This tea. Wow. Upon the first whiff of the perfectly formed, dry, luminescent green leaves I knew I had something special. A sample was sent to me by a friend in Taiwan, but no note as to what it was so my first taste was completely blind. It wasn’t until afterwards that I discovered just how special this tea is. The first steep was fast, less than fifteen seconds and I needed very little leaf in the pot to get a really nice aroma and flavour to naturally show. The scent was of apple blossoms in springtime, just as they open, when they are at their freshest and this smell lingered seemingly forever. Then the flavour: crisp and incredibly clean. This tea left my mouth feeling silky smooth with a lovely returning sweetness on the tongue and in the back of my throat. The flavours were reminiscent of green apples blended perfectly with honey and a hint of cinnamon. I was able to re-steep at least 8 times, but I lost count so don’t quote me on that. It presented well after innumerable steeps.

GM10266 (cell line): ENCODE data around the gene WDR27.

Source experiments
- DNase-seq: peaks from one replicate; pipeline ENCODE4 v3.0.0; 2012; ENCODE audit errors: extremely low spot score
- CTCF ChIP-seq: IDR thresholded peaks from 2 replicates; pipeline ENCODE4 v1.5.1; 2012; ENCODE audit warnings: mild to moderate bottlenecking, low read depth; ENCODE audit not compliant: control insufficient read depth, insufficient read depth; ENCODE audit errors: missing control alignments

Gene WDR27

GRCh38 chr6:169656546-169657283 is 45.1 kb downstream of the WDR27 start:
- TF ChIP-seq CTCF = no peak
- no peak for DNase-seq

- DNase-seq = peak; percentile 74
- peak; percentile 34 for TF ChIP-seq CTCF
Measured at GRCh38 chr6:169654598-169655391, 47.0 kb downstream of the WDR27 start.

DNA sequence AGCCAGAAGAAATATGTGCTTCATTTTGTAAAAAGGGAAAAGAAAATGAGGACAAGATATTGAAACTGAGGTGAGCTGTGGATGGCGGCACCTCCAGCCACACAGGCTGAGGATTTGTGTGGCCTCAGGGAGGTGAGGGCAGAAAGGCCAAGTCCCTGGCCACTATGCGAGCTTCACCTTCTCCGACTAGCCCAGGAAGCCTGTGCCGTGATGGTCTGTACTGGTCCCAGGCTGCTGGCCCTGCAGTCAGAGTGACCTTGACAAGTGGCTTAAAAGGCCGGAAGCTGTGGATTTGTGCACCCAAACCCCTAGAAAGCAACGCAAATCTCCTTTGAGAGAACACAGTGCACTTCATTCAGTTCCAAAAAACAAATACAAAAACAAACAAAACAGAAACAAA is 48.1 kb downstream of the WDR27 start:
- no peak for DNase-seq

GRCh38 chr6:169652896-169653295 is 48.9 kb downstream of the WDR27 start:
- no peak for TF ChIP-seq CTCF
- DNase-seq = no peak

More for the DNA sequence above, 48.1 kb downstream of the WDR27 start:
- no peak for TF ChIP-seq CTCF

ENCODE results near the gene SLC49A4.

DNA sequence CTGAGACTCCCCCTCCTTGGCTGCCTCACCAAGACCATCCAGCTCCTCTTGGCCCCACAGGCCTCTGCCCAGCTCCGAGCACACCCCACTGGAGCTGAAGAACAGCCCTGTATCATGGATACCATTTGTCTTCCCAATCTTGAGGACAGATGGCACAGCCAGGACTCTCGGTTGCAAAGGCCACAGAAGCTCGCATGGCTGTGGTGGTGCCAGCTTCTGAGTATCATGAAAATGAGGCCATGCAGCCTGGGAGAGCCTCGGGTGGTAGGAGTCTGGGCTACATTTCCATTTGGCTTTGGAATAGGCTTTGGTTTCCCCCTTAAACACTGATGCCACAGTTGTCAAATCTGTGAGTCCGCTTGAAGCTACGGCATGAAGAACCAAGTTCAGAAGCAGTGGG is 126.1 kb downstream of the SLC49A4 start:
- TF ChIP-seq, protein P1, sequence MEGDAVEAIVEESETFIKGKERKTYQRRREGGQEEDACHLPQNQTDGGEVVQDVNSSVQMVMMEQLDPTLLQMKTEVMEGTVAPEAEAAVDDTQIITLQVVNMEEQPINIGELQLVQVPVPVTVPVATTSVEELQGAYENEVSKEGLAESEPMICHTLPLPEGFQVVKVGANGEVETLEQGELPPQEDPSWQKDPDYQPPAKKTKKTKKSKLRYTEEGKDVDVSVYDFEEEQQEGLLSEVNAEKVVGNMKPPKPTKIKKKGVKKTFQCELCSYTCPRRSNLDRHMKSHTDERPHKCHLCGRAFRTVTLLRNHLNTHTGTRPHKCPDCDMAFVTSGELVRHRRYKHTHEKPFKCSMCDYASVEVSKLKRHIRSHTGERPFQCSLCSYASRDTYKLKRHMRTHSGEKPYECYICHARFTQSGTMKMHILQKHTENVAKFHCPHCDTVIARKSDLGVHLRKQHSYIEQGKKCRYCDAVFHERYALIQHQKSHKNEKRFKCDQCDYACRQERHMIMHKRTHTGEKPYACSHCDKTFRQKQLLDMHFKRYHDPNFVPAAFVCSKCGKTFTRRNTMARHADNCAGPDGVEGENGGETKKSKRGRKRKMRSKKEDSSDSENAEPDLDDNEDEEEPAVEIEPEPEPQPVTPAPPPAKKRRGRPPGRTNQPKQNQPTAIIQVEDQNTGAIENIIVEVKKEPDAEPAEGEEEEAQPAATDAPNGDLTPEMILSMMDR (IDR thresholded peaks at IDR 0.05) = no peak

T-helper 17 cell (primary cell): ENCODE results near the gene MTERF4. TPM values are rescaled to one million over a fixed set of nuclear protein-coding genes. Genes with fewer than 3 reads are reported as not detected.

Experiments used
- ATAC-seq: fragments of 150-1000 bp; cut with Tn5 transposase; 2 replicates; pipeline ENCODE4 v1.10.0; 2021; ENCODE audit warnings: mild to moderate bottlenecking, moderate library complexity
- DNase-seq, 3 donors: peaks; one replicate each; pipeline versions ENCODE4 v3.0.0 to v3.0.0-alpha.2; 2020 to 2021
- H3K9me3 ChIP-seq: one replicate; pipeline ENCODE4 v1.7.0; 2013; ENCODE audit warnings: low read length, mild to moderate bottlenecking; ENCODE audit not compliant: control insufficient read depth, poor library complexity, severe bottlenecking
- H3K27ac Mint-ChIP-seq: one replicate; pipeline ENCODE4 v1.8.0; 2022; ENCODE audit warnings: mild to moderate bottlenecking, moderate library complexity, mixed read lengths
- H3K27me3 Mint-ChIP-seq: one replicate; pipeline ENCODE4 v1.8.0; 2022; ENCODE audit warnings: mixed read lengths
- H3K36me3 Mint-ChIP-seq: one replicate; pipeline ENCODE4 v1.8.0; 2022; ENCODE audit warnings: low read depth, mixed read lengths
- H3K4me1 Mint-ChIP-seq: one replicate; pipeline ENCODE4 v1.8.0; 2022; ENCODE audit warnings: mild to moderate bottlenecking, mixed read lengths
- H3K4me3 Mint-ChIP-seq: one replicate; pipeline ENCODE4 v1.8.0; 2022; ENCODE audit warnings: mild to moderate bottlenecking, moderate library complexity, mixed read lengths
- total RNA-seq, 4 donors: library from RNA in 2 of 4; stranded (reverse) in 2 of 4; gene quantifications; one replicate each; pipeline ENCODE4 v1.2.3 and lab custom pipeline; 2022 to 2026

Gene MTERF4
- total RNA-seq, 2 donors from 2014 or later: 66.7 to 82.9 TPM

And the energy. The greatest quality I look for in any new tea I try: it left me speechless and a little dumb-founded. This tea presents the energy of a well aged pu erh, and it’s fresh! I’m very used to high energy fresh oolongs from Formosa, but this one was explosive and left me seeing stars. The energy was probably enhanced a little because I used a fresh-oolong, well seasoned yixing, red clay pot from the late Ching dynasty to drink it (a pot made with clay from the lost clay process), but having also consumed it through a gaiwan, I know it presents almost as well without the yixing.
I have since learned that this tea has year after year been graded the highest grade oolong in Formosa and is grown with the strictest of organic standards. I will probably never have the chance to try it again beyond the small sample I have left as the waiting list to procure any is apparently ten years or more, but I will forever be indebted to my partner for finangling this small sample to try.